After costing Cena a main event win on RAW, Punk took this opportunity and cut a promo that got everyone’s attention:
All of a sudden, Punk became the voice of all the WWE fans that were tired of Cena’s continued push and upset with the WWE’s direction in general. Fans, like myself, who couldn’t understand things like how the Rock could be booked in the main event of WWE’s biggest event despite not wrestling in the company for years. Not to mention, he managed to pull this off in character as well as he made sure to take jabs at the fans to keep the heat on him.
Taking such candid shots at Vince, HHH, and the rest of the McMahon family got everyone talking. Twitter exploded with tweets from not only wrestling fans, but former WWE talent as well. Jim Rome of ESPN even invited Punk to come on his radio show to finish his promo.
Punk had blurred the lines of reality. Was his promo 100% shoot? Was the indefinite suspension that came after a legitimate reaction of a pissed off Vince? Was this all a complete work? It didn’t matter, RAW catapulted back into must-see-TV. Not only that you better catch it live because everyone will be talking about it on Tuesday if you miss out. The Money in the Bank PPV all of a sudden had a huge draw despite Summer Slam, WWE’s traditional big summer PPV, being one month later.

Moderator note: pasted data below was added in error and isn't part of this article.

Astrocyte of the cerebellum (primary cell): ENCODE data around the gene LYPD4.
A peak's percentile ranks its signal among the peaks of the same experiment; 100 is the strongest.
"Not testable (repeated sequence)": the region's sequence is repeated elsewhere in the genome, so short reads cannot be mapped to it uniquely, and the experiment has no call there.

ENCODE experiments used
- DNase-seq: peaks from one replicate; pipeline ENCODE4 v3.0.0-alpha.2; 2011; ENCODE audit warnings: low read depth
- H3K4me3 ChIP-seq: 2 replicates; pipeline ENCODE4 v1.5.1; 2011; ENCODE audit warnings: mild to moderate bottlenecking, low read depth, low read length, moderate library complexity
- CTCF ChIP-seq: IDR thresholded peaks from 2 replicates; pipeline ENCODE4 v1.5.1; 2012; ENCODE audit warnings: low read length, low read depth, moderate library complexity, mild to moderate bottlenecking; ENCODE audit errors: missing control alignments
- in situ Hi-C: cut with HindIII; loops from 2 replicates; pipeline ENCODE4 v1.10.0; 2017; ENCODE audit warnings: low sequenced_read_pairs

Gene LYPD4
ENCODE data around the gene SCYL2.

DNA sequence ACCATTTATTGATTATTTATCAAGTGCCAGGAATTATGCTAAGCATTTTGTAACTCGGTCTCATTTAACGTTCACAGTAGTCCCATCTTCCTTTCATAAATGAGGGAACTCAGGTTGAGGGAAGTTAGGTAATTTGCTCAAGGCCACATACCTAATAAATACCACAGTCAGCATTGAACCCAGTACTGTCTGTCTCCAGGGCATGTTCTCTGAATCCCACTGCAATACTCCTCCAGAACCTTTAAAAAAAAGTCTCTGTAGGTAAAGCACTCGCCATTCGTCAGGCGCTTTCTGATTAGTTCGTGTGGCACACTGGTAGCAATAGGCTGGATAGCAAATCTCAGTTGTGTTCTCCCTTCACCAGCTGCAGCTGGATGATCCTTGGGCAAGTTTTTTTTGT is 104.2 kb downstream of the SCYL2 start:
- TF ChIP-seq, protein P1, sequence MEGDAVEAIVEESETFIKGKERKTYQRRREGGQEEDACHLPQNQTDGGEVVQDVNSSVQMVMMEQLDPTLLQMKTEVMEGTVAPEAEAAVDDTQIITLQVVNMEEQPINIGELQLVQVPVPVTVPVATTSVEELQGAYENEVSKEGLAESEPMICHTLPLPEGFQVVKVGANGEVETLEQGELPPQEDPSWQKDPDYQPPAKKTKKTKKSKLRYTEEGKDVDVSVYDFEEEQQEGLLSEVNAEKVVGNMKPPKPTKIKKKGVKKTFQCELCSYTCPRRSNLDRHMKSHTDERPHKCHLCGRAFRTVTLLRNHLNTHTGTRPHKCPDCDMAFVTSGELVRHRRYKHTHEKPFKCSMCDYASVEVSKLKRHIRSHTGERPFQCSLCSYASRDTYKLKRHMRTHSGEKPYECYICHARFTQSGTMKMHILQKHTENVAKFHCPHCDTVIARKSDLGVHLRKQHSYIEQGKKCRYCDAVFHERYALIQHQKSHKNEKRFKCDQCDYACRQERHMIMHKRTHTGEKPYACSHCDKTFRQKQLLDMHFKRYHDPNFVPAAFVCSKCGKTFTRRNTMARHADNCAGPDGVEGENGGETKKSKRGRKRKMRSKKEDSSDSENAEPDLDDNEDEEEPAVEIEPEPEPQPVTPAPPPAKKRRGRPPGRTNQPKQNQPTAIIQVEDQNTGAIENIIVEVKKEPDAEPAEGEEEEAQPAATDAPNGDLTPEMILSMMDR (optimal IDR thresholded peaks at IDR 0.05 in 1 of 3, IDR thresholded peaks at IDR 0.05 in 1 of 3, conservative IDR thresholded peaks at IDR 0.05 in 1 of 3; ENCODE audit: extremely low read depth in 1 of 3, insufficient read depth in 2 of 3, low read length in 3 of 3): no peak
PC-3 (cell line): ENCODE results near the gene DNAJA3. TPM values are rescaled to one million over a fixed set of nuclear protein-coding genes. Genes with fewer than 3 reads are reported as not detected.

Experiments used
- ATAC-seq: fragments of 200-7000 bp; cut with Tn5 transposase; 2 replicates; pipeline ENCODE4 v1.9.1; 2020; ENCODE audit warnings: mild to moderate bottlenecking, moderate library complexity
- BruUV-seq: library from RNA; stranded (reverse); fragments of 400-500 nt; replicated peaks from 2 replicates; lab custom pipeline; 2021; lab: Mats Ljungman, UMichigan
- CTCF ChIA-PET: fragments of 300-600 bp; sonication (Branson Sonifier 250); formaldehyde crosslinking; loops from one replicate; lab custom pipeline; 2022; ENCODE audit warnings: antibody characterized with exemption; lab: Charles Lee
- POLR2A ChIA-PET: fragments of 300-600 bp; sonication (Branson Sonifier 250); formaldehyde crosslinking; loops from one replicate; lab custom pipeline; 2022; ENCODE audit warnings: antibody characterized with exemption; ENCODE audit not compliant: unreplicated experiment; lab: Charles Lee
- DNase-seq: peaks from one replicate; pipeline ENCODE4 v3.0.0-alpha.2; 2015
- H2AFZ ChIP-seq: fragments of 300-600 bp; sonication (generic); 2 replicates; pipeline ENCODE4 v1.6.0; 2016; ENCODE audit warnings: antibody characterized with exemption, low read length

Two weeks after Punk’s suspension, he was back on RAW. He cut an opening promo and had a “contract negotiation” segment with Vince to end the show and continued his momentum. Both segments are below (quite a bit of footage, but well worth a watch), but his scathing words aren’t the highlight. Simply take a look at his face throughout the segments–he had the WWE by the balls and the crowd was putty in his hands and he knew it. Armed with his pipebomb, he continued to push his character to heights he’d never been as he applied his craft to near perfection. In keeping with his heel character, he started making absurd contract demands of Vince, including that Vince bring back a discontinued ice cream line and put his face on it, prompting chants of “we want ice cream.”
Yes, he got a wrestling crowd, longing for the days in which they had a hero proudly display his middle fingers to them followed by a beer chug and a people’s champion that spoke of shoving several objects up people’s rear ends (after a thorough buffing first of course), the same crowd that consistently jeered what they considered a PG, kid-friendly champion was screaming for a children’s treat.
Part of Punk’s heel gimmick in the WWE has always involved him trying to lead people, to have them submit to his views, boasting that his straightedge lifestyle placed him on a higher plane to lead them. It was very easy to hate or love to hate Punk and the stables he led. And here he was doing the exact same thing, saying he knew best, that he was the only one in touch with the wrestling fan, the “voice of the voiceless.” He was a complete asshole, making unreasonable demands of Vince, insulting the hometown sports teams, and even comparing Cena to the New York Yankees